June 26 – July 2: Week In A Glass

It’s been a week of good drinking, there’s no denying that. Here’s the breakdown.

Not A Single Bad Pour

The first thing I noticed about this week is that I liked everything I drank. That doesn’t always happen. It especially doesn’t happen during a week when I’ve had a lot to drink. And I drank many different things this week.

White, rose and two types of red wine. One beer. The other comes in a generic can.

Beer

Hermit Thrush Brewery (Brattleboro, VT); Tall, Dark & Handsome. Hermit Thrush is a great little spot across the state from me. But because I live at the bottom of VT that means it’s only about 45 miles. I popped in a few weeks ago and brought home cans that have been sitting in the fridge. They source their ingredients locally from sustainable farms and use them to make sours. I know, I know… so trendy. But, to be fair, I’m late to the trend.

Described as “a Belgian take on a classic English style” it’s definitely a sour for sour lovers. The color and aroma are killer — a sort of brown ruby and a cloud of honey. You can taste the barrel aging, and there are lots of other complex tastes. But it’s balanced. There’s caramel, there’s malt, there’s fruit, there’s spice. It comes together into a great experience. I had a can on Tuesday solo after work and then on Wednesday I shared one with a friend.

Hermit Thrush Brewery (Brattleboro, VT); Cuvee 2016. I didn’t taste this one while at Hermit Thrush (it wasn’t on tap) but I did bring home a four pack. At nearly $18/can I can see why some would be hesitant but here is what I will say: it’s worth it. Maybe not all the time. But if you’re looking for an exceptional beer, it’s definitely going to meet the need.

A cuvee is a mix of the best of a brewer or vintner’s best products to create a melange that often ends up being better than any single beverage on its own. This one is no exception. It was more rounded and complex than the TD&H but that one is still an exceptional and will likely be my can of choice the next time I pass through town. Enjoyed sharing this one on Wednesday.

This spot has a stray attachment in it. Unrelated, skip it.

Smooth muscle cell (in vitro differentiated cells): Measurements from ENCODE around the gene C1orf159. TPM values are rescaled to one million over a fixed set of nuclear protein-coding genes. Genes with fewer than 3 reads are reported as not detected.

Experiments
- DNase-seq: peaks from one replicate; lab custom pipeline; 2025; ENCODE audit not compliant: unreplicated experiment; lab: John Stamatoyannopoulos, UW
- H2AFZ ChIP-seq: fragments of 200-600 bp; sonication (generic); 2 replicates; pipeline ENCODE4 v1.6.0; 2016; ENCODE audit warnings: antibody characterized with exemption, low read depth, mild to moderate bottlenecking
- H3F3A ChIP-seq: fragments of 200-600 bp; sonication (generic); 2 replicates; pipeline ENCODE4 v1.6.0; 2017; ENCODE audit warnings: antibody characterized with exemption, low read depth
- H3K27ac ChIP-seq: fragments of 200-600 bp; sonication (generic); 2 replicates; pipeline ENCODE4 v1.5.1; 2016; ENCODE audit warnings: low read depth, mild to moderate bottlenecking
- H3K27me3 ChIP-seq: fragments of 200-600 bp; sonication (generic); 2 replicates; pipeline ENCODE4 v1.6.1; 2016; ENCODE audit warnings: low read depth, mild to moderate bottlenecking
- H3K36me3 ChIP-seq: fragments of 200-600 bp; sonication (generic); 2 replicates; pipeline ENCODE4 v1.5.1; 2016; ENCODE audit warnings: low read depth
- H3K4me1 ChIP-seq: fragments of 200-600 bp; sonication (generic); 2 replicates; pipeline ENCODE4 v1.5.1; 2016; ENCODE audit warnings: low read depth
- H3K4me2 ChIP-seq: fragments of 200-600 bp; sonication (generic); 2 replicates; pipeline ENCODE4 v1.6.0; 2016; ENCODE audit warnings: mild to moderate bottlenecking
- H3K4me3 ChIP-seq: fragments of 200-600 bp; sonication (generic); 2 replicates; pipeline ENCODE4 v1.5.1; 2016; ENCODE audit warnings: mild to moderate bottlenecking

Brown’s (Walloomsac, NY); #Whatitis IPA. Brown’s is all about juicy IPA’s lately. This one made me really nervous because they list it as having a “super soft mouthfeel” and all I could think was “buttery Chardonnay” which is one of my least favorite things in the world. Nope. Not at all.Brown's #Whatitis IPA

Brewed with a LOT of orange it is super hoppy on the nose and in flavor but also crazy smooth. Like wow. I love hoppy beers and this one is no exception even though I was worried it would be. I recommend grabbing some in a can if it’s available. And if you’re close enough, go try it before its gone. I enjoyed mine with the taco of the day: corn tortilla, ground beef, arugula, jalapeno, cheddar, hot sauce.

Wine

I drank quite a bit of wine this week.

So This Happened…; 2015 White Wine Blend California. This white from Winc (formerly Club W) was exceptional. Mostly dry but round, and very floral I really enjoyed this one on its own. The tasting notes say it’s got tropical fruit but I didn’t get that. Super quaffable and, take note, supposedly this one pairs well with Chinese — people are always asking me what to drink with Chinese. I never know.  Trust the experts at Winc.

Summer Water; 2016 Central Coast Rose. Remember the huge fuss when this was coming out last year? Like WOW. I remember leaving a note for the housesitter that said, “You can drink anything in the wine fridge except the Summer Water!” and an additional post it note on the bottle saying, “Please don’t drink.” People were raving. RAVING! It had come right before I was heading out of town and I didn’t want any to go to waste. So I waited until we got back. And I hated it. I’m generally not a big fan of rose. And last summer’s Summer Water reminded me of that.